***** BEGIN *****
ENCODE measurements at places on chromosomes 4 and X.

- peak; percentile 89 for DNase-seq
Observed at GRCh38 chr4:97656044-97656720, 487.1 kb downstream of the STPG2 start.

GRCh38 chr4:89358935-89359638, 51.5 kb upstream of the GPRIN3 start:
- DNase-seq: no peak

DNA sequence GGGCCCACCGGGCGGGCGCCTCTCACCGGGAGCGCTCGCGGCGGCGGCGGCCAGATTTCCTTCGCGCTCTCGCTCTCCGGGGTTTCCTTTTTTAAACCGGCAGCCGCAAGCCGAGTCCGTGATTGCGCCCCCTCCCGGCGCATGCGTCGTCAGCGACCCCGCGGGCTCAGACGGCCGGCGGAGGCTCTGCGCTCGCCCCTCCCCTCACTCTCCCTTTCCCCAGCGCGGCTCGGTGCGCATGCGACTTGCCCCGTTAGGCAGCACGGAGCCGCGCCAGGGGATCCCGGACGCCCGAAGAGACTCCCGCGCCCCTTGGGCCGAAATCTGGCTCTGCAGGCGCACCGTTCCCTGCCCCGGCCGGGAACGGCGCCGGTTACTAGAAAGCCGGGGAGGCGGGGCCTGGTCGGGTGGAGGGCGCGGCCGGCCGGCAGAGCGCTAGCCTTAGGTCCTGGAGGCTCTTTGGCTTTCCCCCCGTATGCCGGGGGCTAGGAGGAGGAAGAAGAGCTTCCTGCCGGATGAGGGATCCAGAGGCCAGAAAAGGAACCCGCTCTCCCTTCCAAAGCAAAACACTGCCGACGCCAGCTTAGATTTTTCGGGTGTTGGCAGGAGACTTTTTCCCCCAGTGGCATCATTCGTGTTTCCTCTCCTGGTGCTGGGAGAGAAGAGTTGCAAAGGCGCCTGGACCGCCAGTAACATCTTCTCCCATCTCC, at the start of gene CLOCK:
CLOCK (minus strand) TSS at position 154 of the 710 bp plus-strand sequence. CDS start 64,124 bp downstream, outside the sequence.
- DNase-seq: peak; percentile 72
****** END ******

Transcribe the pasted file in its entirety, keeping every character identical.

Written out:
ENCODE measurements at places on chromosomes 4 and X.

- peak; percentile 89 for DNase-seq
Observed at GRCh38 chr4:97656044-97656720, 487.1 kb downstream of the STPG2 start.

GRCh38 chr4:89358935-89359638, 51.5 kb upstream of the GPRIN3 start:
- DNase-seq: no peak

DNA sequence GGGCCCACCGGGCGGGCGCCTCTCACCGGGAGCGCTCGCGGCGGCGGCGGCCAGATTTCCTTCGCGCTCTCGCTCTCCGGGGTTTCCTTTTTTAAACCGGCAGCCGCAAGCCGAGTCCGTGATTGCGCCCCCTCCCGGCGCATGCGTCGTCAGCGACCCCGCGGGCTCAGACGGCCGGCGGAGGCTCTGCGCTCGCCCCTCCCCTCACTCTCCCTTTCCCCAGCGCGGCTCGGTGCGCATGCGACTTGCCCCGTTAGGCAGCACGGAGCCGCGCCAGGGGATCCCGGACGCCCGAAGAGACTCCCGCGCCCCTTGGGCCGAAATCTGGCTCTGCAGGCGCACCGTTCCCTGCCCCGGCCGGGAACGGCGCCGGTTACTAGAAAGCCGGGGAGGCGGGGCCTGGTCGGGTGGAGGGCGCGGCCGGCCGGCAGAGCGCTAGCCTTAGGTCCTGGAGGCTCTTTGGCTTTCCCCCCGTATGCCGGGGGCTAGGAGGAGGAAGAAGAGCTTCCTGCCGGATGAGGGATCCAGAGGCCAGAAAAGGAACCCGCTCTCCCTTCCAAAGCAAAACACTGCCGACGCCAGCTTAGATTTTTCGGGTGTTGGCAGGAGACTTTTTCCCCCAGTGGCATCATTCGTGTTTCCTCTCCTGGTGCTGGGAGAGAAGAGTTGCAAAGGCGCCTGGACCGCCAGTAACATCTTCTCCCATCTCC, at the start of gene CLOCK:
CLOCK (minus strand) TSS at position 154 of the 710 bp plus-strand sequence. CDS start 64,124 bp downstream, outside the sequence.
- DNase-seq: peak; percentile 72